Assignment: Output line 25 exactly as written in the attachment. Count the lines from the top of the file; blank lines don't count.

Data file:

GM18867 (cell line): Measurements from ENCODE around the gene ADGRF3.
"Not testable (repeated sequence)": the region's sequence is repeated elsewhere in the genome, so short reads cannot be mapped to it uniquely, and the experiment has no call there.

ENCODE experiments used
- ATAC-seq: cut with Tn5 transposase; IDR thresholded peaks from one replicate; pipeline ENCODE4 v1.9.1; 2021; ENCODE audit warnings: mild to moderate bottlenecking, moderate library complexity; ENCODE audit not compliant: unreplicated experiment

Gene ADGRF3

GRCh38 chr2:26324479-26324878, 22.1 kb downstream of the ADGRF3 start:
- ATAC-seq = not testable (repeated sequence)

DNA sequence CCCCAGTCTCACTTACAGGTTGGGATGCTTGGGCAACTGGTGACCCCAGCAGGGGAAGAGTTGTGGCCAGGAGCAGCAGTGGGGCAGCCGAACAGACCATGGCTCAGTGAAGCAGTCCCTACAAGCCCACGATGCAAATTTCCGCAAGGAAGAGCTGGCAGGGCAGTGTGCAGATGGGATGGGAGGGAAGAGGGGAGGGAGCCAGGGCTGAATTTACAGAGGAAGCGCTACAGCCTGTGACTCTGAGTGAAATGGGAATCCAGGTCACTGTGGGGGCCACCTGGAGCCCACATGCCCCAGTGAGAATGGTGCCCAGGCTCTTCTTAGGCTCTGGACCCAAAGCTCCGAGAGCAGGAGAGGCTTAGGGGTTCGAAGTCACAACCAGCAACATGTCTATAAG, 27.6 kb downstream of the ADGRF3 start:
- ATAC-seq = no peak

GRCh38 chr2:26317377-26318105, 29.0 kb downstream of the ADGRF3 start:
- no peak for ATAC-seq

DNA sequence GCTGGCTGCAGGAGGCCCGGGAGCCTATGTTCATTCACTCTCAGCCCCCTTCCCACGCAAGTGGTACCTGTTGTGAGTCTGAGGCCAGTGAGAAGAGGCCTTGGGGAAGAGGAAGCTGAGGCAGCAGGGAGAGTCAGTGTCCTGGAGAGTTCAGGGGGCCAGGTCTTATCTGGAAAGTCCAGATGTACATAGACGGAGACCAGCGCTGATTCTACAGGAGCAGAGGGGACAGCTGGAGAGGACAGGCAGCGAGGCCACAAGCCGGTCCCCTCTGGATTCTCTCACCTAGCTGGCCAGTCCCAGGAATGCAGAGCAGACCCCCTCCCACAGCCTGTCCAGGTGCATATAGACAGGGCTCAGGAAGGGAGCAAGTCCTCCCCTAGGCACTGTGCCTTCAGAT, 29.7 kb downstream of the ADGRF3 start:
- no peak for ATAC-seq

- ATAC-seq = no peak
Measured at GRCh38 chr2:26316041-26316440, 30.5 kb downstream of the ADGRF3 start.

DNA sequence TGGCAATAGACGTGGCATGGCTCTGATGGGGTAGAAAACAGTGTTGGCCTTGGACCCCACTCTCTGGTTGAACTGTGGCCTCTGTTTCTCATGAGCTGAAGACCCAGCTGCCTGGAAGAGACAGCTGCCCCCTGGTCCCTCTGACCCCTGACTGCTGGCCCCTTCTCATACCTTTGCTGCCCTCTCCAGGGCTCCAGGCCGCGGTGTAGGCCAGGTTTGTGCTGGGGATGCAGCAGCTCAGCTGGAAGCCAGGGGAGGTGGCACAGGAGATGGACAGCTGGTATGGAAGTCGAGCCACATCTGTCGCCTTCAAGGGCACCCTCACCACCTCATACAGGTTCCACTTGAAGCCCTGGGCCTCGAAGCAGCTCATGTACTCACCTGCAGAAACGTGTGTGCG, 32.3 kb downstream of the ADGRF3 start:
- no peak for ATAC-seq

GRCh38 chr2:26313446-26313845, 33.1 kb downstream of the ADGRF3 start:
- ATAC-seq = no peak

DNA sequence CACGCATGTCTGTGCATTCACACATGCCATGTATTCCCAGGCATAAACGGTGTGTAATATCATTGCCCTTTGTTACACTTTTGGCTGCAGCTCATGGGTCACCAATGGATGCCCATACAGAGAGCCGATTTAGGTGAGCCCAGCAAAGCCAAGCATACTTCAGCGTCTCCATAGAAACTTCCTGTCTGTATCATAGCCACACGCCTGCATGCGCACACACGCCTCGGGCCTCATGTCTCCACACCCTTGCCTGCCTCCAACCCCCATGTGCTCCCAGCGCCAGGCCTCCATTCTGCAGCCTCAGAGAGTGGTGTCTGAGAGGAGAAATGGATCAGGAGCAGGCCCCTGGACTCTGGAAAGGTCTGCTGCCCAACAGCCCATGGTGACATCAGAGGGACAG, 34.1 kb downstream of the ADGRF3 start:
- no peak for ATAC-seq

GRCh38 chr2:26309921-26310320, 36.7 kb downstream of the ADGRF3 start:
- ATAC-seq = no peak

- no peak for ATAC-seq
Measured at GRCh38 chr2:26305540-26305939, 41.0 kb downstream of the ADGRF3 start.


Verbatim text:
Measured at GRCh38 chr2:26305540-26305939, 41.0 kb downstream of the ADGRF3 start.